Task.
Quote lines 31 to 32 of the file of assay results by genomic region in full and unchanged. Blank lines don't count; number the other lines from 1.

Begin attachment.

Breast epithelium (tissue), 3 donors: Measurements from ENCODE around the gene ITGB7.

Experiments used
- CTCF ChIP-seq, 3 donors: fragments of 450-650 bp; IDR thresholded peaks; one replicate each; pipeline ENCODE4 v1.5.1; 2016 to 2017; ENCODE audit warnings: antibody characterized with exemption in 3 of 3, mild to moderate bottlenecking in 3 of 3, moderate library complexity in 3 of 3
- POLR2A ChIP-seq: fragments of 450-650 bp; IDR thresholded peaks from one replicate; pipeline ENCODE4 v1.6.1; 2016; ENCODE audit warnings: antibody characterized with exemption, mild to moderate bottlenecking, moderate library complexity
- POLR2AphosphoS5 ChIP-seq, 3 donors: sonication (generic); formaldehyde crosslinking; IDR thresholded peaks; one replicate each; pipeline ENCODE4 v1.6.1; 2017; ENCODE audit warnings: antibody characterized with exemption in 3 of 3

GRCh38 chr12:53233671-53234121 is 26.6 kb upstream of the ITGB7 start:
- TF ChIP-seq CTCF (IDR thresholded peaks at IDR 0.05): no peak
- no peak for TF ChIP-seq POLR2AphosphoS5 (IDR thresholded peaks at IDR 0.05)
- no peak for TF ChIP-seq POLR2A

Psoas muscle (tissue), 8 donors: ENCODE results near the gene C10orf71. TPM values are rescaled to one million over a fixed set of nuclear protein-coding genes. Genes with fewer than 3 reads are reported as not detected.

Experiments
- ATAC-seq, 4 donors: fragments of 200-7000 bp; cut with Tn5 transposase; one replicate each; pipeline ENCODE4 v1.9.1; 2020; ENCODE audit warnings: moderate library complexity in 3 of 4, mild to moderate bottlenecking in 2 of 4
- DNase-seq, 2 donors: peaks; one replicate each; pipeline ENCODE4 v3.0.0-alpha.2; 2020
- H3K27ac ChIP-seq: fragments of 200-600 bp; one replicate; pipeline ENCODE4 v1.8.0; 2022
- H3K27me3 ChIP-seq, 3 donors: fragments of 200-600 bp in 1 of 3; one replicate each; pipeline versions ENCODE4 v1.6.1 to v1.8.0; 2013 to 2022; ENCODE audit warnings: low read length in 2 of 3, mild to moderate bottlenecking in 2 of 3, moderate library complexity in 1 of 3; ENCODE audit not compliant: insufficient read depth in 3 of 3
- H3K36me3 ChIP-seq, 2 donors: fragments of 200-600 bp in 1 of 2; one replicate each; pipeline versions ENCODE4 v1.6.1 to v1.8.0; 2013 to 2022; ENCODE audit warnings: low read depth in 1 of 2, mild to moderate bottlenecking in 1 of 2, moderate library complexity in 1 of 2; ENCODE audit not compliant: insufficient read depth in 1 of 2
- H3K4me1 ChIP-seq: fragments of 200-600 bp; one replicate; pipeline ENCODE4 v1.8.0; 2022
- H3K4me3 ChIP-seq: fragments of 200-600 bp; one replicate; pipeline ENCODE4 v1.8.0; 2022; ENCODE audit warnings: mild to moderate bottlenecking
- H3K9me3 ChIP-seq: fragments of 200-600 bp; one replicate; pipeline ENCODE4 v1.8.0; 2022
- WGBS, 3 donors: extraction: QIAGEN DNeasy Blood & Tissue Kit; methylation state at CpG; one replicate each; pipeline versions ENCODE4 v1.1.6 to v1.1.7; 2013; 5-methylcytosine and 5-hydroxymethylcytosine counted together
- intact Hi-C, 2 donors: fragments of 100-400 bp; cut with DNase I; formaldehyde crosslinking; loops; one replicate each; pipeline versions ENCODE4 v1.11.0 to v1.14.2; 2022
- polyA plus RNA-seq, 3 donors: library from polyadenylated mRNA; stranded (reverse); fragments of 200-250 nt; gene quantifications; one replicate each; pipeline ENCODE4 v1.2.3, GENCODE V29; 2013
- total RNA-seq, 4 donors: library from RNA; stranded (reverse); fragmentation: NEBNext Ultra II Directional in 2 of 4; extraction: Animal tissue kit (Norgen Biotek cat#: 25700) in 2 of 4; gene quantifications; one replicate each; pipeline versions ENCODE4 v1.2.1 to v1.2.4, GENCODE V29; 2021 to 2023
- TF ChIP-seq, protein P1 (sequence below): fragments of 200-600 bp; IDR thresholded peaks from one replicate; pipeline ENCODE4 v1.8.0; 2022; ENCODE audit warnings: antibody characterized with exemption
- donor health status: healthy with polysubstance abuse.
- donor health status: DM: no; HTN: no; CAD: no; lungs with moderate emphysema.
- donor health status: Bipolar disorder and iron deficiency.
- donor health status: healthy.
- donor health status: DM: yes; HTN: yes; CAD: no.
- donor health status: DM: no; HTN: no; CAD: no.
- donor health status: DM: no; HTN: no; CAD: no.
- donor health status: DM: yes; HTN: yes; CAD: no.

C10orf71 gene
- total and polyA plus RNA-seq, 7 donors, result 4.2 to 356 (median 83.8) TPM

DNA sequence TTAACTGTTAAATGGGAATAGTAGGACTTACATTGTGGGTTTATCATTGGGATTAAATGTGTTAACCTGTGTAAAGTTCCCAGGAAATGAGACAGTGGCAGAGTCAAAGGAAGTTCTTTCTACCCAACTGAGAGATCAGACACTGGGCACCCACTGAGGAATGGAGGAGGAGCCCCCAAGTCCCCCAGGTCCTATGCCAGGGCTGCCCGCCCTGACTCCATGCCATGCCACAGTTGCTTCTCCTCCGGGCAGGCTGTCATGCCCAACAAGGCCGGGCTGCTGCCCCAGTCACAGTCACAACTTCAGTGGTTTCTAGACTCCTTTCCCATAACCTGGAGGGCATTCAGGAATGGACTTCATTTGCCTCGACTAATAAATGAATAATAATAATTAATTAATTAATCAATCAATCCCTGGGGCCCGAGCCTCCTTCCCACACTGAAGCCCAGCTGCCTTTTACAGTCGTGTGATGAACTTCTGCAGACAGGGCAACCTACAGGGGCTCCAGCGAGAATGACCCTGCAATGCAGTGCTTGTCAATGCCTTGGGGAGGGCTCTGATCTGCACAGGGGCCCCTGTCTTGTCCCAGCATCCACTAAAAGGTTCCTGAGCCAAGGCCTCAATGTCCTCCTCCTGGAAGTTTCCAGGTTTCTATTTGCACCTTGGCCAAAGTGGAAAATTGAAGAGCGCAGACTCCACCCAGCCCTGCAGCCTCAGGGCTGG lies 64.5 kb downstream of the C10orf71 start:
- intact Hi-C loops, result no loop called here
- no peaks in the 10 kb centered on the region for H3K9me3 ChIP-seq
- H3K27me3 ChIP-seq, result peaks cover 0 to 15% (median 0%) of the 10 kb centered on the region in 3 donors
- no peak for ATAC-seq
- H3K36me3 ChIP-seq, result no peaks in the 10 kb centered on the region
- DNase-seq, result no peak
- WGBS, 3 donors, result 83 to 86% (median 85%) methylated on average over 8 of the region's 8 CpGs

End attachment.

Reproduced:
- donor health status: DM: no; HTN: no; CAD: no.
- donor health status: DM: yes; HTN: yes; CAD: no.